Saturday March 23rd from 4pm to 8 pm.
Art and aperos in Saint André
|Anne Reymond and Malou Bertain invite you to an English speaking reception with aperitifs to celebrate their exhibition at the Mairie of Saint André des Albères on Saturday March 23rd from 4pm to 8 pm.|
ABOUT THE ARTISTS
Anne paints *trompe l’oeil with acrylic paint on canvas. She is showing over twenty major works with canvasses ranging from 250 x 200 ( Roman Fishing Boys ) to 120 x 80 ( The Blue Window ) You can see much of her production on her site
After much travelling in the States ( 7 years ) Africa ( 1 year ) and Great Britain ( 14 years ) she settled back in France. After Sept 11th her activity as a cross-cultural management trainer came to an abrupt end. However, she was able to enter a training programme through which she could convert a passionate interest in art work into a career as a professional painter.
She works mainly on commission. Clients express the theme they want and she prepares pencil sketches ( which they can correct until they are satisfied with the composition ), then comes a colour sketch on a smaller scale than the planned work and when this is accepted, she starts work on the final stage, working on a canvas which she can then attach to the client’s wall.
Trompe l’oeil expands perspectives and brightens up all sorts of rooms.
In her Montesquieu studio Anne gives painting lessons, during two day intensive workshops on various themes – portrait, relief , figures, drapes, landscapes, composition and perspective. You can see details of these training programmes on her site.
Malou was born in Marrakech. She learned 3D modelling at the Atelier Médiane. She has a great interest in the female body which she represents with grace and sensitivity. Motherhood and femininity rank among the more frequent themes in her sculptures. She has lived in various African countries as she followed her husband who worked for oil companies, and she has developed an particular interest in African female themes.
She works with “anodised bronze”, a process which allows for a beautiful bronze-plated patina, yet both weight and price are much lighter than bronze!
* Simon Newman explains the trompe l’oeil
As in so many endeavours in the field of the arts, this clever visual trick can be traced back to those perennial suspects, the ancient Greeks. At least that’s the theory put forward by modern Greeks – though you don’t need to dig too far to find the same story claimed by Chinese, Persian, Roman, Turkish and Egyptian historians too.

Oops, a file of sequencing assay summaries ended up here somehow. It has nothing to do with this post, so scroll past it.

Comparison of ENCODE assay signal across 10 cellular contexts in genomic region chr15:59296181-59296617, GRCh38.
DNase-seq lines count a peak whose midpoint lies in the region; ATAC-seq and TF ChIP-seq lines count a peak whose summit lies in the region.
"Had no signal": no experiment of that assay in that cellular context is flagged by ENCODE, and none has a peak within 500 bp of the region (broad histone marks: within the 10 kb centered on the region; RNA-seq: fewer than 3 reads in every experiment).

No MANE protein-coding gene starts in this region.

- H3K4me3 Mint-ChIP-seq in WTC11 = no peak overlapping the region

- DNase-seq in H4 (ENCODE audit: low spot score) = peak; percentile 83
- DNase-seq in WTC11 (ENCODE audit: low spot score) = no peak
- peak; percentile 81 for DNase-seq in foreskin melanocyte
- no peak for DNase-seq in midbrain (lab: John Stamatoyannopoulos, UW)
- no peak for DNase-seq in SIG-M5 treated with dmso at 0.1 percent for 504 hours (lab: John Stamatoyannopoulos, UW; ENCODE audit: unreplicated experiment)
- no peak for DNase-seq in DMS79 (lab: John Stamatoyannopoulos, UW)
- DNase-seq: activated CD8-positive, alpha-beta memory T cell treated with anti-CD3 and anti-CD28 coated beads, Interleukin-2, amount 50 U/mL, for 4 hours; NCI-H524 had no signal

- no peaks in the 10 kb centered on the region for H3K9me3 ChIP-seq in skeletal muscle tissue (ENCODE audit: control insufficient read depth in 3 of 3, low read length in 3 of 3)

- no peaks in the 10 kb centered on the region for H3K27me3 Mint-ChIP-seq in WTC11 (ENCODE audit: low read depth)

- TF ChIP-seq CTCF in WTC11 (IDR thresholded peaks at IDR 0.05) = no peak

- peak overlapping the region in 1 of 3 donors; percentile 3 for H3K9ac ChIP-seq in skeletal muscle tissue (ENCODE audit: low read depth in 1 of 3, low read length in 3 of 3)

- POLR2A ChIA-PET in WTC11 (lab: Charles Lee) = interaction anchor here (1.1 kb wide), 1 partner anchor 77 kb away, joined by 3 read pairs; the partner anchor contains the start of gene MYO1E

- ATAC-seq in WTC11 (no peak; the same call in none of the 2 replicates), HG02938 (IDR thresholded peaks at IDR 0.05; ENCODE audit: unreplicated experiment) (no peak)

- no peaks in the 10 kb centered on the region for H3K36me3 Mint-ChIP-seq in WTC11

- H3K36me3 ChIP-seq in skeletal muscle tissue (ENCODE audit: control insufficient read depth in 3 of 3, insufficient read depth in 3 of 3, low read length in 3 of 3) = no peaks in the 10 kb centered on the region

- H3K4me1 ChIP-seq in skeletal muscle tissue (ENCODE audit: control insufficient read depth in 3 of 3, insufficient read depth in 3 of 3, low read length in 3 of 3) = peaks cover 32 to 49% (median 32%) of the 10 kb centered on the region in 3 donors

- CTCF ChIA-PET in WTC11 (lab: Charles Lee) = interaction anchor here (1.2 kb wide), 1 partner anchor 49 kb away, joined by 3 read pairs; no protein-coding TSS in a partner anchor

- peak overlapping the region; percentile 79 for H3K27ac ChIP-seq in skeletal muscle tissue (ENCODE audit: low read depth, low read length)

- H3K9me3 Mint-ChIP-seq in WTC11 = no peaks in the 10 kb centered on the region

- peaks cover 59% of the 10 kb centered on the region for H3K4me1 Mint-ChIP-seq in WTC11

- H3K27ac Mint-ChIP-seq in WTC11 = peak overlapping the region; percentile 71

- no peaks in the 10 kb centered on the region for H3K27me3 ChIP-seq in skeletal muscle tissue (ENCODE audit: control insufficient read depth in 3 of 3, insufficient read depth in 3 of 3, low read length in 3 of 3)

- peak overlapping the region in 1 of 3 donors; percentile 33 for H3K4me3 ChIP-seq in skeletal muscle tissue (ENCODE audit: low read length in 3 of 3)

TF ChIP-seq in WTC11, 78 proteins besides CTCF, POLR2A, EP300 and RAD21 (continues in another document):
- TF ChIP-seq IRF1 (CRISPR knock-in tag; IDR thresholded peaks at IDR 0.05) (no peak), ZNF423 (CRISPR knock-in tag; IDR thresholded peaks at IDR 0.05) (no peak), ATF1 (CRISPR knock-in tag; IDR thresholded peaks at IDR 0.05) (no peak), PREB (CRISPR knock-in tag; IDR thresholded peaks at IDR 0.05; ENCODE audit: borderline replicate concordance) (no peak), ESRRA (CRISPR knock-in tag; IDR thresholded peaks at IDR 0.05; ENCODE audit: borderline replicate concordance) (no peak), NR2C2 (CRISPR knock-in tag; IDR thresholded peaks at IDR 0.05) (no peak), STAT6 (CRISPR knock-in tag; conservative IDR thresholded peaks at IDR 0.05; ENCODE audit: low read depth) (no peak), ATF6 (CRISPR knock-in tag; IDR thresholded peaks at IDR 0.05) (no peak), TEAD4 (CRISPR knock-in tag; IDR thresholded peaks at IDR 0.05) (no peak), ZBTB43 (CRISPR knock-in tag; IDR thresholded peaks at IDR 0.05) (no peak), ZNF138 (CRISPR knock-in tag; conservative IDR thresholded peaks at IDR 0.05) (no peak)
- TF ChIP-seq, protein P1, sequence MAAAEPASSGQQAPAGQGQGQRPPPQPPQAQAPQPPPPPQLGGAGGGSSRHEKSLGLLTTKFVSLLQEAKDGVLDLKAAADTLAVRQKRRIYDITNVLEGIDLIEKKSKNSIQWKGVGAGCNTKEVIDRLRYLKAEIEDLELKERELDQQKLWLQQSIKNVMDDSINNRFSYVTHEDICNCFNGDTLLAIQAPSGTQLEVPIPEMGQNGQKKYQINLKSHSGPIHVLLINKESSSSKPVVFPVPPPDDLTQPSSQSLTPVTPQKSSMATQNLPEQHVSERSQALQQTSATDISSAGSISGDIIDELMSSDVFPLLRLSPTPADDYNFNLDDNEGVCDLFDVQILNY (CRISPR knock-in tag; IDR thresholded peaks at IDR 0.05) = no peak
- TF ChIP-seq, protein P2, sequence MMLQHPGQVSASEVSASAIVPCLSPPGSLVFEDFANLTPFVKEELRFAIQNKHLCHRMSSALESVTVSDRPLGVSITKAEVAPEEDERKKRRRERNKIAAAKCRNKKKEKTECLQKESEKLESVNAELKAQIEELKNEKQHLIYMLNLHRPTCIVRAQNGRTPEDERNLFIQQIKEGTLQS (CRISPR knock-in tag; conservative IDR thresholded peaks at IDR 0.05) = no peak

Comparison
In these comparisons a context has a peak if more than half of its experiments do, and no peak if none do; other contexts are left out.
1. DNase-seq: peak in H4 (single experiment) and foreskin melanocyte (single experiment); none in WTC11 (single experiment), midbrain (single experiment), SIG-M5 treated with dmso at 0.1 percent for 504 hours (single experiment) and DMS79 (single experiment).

There is however a common thread running through all of these claims; that of theatre. Drama productions in ancient times were frequently staged outdoors and exterior walls would be painted to give the effect of anything from battlefield carnage to bacchanalian romp (though in the case of the Romans, it’s hard to tell the difference.)
But it wasn’t until the technique of perspective had been fully mastered in the 15th century by Renaissance painters that the trompe l’oeil really took off. The use and deliberate misuse of perspective allowed the art of “bending reality” to be taken to new heights. And new heights quite literally – for one of the most famous examples of trompe l’oeil stands 100 metres high in the Jesuit Church in Vienna.
As you gaze upwards at Andrea Pozzo’s masterpiece, your eye takes in the beautifully frescoed ceilings and then on to the interior of the ornate wooden dome. But the latter is a complete illusion. Pozzo has so cleverly captured the rise towards the apex that from the church’s entrance end you’re completely fooled.
It’s only when you get to the chapel end that you realise that something is wrong – the angle of view doesn’t make sense any more. And that’s the great thing (some would say the essential thing) about the trompe l’oeil – the inclusion of a visual device, often a witty one, there to reveal the trick. Without it, that subtle-but-defining element of mischievousness is lost.
More recent examples can be seen in Hollywood productions of the 50’s and 60’s – both in real films as well as cartoons such as Tom and Jerry. The mouse pauses just long enough during the chase to paint the entrance to a tunnel on the wall – at which point the cat, in hot pursuit, heads straight for it and.… splat!
Then of course there’s the celebrated routine from “Singing in the rain” (no, not Gene Kelly’s pavement and umbrella sequence) when dancer extraordinaire Donald O’Connor appears to be running towards a corridor as if to exit the scene during the song “Make’m laugh.” But the corridor is actually a solid wall which he “runs” up, executing a back-flip of sublime perfection. It’s rumoured in some anorak quarters that the perspective of the corridor trompe l’oeil was skewed to disguise the wall’s lower half being angled sufficiently to give O’Connor a ramped launch into the gravity defying manoeuvre. Even if that were true (and we’ll never know – the evidence has long since been destroyed) then it would only serve to make the design of the trompe l’oeil even more ingenious.
But back to the present – there are no end of fine examples of trompe l’oeil to be seen all over our region (see the Spring 2012 P-O Life article on Maury) and a little further afield there’s the famous street scene in Montpelier where a fake window carries a reflection of the (very real) church opposite.
And if you’re in Le Boulou sometime, check out that cat on the window ledge – in particular take a critical look at those window shutters. The trick is revealed in the angle of the shadows.
There’s only one time of the day (assuming the sun is out) when it could be possible – though of course if you happen to be there at exactly that time, then who’s to say what is reality?
As Picasso put it, “Anything you can imagine is real” – a statement that’s both irrational and plausible at the same time. Rather like a trompe l’oeil.